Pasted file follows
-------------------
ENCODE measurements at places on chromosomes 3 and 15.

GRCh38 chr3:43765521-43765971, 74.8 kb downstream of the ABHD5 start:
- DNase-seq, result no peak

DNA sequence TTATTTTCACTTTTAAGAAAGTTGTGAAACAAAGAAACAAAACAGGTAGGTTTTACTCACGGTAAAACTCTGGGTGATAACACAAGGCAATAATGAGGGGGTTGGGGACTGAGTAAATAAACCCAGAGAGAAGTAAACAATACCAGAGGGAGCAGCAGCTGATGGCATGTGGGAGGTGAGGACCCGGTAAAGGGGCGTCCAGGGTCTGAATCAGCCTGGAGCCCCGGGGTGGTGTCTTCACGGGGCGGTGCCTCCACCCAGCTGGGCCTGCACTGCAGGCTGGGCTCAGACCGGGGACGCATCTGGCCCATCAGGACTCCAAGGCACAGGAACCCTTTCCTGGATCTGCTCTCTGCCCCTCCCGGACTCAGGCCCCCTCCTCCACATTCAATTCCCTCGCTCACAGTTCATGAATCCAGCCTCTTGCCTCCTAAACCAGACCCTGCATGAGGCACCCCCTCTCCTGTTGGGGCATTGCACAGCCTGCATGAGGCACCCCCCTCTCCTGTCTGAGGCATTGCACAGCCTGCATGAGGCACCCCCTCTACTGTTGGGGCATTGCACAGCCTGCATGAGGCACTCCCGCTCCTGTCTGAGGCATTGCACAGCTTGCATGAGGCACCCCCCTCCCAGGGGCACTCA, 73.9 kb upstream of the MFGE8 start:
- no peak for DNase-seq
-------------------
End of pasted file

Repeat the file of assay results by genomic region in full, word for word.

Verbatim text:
ENCODE measurements at places on chromosomes 3 and 15.

GRCh38 chr3:43765521-43765971, 74.8 kb downstream of the ABHD5 start:
- DNase-seq, result no peak

DNA sequence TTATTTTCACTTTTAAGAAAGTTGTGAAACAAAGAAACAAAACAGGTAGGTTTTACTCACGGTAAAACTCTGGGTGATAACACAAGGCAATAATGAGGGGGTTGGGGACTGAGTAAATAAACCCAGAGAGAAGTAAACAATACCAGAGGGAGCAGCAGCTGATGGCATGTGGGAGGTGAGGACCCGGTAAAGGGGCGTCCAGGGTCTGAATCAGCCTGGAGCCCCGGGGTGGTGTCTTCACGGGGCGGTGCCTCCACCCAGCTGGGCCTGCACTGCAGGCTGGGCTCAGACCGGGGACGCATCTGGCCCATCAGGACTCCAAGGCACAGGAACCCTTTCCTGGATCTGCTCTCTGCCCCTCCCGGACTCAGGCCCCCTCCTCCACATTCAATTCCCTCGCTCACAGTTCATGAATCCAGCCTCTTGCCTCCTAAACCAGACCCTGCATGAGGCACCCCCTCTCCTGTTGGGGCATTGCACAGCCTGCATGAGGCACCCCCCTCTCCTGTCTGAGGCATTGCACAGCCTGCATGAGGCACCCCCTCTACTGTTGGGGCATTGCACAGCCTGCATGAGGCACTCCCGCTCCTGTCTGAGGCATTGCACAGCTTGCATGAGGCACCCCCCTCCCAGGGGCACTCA, 73.9 kb upstream of the MFGE8 start:
- no peak for DNase-seq